CDC: Classrooms can reopen if schools and community embrace safety measures

Parents and their children line along 10th Street N.E. near Piedmont Park on  Sunday, December 6, 2020, during a rally calling for the safe, immediate opening of Atlanta and DeKalb County schools. (Photo: Steve Schaefer for The Atlanta Journal-Constitution)
Parents and their children line along 10th Street N.E. near Piedmont Park on Sunday, December 6, 2020, during a rally calling for the safe, immediate opening of Atlanta and DeKalb County schools. (Photo: Steve Schaefer for The Atlanta Journal-Constitution)

Credit: Steve Schaefer

Credit: Steve Schaefer

In journal article today, researchers say evidence shows schools are not major COVID-19 sources

The Centers for Disease Control and Prevention boosted the argument for reopening school buildings Tuesday, saying the preponderance of evidence suggests it can be done if basic safety efforts, including mask wearing and social distancing, are followed with fidelity.

Many Georgia districts have not mandated masks and have acknowledged that social distancing is not always possible. A failure to follow the health recommendations to assure safe classrooms has pitted Georgia educators against school boards and superintendents that either don’t believe in masks or don’t want to buck doubting constituents.

ExploreComplete coverage of COVID-19 in Georgia

CDC researchers, writing today in the Journal JAMA, also stressed communities must do their share to bring down transmission to reopen schools, which should include limiting restaurant dining.

The JAMA article states:

As many schools have reopened for in-person instruction in some parts of the US as well as internationally, school-related cases of COVID-19 have been reported, but there has been little evidence that schools have contributed meaningfully to increased community transmission...the preponderance of available evidence from the fall school semester has been reassuring insofar as the type of rapid spread that was frequently observed in congregate living facilities or high-density worksites has not been reported in education settings in schools.

Preventing transmission in school settings will require addressing and reducing levels of transmission in the surrounding communities through policies to interrupt transmission (eg, restrictions on indoor dining at restaurants). In addition, all recommended mitigation measures in schools must continue: requiring universal face mask use, increasing physical distance by dedensifying classrooms and common areas, using hybrid attendance models when needed to limit the total number of contacts and prevent crowding, increasing room air ventilation, and expanding screening testing to rapidly identify and isolate asymptomatic infected individuals. Staff and students should continue to have options for online education, particularly those at increased risk of severe illness or death if infected with SARS-CoV-2.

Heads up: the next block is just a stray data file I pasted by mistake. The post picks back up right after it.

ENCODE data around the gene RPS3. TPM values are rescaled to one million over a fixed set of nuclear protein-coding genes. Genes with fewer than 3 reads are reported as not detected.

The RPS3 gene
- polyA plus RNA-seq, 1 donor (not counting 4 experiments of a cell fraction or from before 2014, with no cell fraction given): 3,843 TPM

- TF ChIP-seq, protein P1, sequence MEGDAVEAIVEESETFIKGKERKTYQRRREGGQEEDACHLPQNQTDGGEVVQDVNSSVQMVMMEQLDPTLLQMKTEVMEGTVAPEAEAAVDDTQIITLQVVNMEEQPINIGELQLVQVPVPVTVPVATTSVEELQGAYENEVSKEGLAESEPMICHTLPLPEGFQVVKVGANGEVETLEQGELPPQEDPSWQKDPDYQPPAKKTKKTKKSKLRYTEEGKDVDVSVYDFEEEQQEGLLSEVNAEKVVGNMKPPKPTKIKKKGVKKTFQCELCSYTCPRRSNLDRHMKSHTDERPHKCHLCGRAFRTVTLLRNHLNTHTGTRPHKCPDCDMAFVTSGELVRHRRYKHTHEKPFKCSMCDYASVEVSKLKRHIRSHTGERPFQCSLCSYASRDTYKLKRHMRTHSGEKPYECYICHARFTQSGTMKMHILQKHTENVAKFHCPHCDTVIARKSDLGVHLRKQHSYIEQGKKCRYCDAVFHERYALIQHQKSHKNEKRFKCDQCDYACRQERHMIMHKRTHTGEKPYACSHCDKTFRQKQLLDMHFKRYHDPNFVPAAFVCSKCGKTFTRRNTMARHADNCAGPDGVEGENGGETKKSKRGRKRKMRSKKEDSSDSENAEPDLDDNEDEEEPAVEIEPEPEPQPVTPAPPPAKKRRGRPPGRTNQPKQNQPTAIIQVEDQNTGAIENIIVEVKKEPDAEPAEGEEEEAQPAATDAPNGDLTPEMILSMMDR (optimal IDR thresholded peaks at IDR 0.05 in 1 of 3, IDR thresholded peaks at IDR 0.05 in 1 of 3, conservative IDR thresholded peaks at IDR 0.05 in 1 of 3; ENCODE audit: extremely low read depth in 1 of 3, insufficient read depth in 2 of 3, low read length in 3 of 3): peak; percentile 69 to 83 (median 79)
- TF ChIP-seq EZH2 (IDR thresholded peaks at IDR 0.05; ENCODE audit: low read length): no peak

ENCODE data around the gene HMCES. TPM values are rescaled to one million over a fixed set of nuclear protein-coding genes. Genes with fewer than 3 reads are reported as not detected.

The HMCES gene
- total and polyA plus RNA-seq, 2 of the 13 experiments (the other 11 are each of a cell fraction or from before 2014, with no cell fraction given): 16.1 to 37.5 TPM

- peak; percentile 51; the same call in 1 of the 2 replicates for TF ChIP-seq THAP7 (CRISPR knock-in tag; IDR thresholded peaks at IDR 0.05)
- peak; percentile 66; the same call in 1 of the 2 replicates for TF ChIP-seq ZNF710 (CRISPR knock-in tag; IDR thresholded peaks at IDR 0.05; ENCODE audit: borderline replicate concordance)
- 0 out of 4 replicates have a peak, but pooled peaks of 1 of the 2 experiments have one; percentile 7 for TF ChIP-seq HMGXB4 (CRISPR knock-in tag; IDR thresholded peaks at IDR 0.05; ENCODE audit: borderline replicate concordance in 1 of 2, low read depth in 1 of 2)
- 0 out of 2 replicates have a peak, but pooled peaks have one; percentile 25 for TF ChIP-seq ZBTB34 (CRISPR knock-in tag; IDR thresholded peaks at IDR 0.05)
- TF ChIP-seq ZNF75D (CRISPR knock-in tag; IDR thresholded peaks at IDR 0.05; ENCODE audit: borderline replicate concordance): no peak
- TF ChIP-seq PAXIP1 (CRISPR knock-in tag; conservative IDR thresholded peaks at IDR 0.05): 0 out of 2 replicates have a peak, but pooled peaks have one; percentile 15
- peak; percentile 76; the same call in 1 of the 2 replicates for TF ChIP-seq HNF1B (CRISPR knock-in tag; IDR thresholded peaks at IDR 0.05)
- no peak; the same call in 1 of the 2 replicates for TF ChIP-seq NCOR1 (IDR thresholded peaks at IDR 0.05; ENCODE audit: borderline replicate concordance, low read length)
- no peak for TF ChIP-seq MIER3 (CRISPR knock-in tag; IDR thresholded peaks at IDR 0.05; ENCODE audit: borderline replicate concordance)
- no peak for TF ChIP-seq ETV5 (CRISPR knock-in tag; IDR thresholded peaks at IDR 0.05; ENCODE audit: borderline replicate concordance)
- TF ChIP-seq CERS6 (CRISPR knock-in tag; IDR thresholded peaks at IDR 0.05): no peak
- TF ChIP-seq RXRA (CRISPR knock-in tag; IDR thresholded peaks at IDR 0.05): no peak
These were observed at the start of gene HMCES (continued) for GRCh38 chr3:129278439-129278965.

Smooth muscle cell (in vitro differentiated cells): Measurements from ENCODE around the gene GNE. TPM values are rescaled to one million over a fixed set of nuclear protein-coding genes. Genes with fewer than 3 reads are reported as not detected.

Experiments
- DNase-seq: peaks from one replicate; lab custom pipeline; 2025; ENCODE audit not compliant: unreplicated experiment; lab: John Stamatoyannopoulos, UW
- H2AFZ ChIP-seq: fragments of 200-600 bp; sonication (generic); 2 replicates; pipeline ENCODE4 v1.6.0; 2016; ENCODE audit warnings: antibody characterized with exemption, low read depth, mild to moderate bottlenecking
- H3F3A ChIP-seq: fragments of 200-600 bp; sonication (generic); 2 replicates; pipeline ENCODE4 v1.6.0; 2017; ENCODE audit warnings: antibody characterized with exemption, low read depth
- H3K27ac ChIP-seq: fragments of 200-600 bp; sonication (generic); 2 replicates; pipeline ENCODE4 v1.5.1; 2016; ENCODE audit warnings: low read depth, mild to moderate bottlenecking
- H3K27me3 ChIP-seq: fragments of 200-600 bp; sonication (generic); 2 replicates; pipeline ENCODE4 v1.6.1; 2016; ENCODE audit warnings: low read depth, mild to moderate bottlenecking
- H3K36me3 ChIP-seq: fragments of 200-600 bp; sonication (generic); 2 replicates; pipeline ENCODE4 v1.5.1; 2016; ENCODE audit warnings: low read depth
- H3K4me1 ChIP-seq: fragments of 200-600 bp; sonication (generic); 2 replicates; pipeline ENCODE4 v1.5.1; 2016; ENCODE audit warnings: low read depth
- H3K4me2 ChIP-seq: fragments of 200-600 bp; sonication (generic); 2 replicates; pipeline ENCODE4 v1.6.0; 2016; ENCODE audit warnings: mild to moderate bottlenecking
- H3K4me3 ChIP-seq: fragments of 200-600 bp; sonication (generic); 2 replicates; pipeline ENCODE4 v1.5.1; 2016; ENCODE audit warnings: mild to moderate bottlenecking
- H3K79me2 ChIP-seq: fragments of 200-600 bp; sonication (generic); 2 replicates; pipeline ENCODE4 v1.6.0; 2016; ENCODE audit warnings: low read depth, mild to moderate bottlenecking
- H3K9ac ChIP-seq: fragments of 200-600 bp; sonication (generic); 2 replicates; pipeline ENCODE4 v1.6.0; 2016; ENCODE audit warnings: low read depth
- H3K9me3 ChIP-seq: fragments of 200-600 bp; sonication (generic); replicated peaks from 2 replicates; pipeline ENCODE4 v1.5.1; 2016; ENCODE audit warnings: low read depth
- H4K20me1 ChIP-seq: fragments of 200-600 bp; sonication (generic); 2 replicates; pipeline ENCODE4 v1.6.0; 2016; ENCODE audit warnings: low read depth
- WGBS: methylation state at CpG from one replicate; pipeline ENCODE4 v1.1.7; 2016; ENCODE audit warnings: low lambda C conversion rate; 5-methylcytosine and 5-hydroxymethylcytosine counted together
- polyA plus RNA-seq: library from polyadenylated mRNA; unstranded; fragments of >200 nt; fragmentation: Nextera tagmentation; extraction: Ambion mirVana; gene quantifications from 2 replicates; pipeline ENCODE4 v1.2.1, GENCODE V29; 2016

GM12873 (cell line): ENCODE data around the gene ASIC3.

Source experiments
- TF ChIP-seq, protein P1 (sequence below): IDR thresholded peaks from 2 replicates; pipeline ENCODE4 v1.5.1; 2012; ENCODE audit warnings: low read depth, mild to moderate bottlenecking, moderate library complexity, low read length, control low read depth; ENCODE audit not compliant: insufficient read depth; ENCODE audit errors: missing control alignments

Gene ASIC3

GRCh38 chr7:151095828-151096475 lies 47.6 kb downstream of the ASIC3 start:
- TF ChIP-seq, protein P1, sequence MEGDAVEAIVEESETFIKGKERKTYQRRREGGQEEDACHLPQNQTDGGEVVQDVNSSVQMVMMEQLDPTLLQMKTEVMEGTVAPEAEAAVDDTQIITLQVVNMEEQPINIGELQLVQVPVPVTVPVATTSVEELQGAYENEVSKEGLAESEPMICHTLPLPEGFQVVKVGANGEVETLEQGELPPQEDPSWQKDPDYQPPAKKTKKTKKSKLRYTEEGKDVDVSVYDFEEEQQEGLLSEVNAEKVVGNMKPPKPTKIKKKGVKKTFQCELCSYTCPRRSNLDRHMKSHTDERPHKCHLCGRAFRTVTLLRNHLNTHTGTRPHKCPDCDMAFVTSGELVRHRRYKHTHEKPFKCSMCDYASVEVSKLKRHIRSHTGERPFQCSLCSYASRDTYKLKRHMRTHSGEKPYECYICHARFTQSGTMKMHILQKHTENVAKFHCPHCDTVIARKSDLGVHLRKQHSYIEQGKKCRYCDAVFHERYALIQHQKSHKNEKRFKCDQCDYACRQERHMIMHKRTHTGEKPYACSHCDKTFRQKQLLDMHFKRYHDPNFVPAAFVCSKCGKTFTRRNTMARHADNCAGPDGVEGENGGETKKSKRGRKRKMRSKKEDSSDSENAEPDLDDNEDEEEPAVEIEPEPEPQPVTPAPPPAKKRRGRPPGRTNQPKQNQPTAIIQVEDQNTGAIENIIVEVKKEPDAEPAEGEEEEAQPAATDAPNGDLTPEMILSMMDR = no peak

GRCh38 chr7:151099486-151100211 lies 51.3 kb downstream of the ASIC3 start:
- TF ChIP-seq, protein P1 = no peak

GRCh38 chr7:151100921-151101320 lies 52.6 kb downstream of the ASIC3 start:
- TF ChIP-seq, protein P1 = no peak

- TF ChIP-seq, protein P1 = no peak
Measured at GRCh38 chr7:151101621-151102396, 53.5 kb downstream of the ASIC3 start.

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The CDC researchers caution against a full return to school activities, such as indoor sports:

Decisions made today can help ensure safe operation of schools and provide critical services to children and adolescents in the US. Some of these decisions may be difficult. They include a commitment to implement community-based policies that reduce transmission when SARS-CoV-2 incidence is high (eg, by restricting indoor dining at restaurants), and school-based policies to postpone school-related activities that can increase risk of in-school transmission (eg, indoor sports practice or competition).

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“It’s not going to be safe to have a pizza party with a group of students,” Margaret Honein, a member of the C.D.C.’s Covid-19 emergency response team and the first author of the article, said told The New York Times. “But outdoor cross-country, where distance can be maintained, might be fine to continue.”

The CDC conclusion was bolstered by new research out of Duke University and the University of North Carolina that suggests schools can return to face-to-face if they mitigate COVID-19 transmission on campuses, despite the level of COVID-19 cases in the community, especially when everyone in the building wears masks, washes hands, and practice physical distancing.

The Duke-UNC study appears in the journal Pediatrics. Researchers studied secondary transmission of COVID-19 in 11 North Carolina districts that held in-person instruction in the first nine weeks of the 2020-2021 school year and identified minimal COVID-19 transmission in the schools -- far lower than the rate of community spread.

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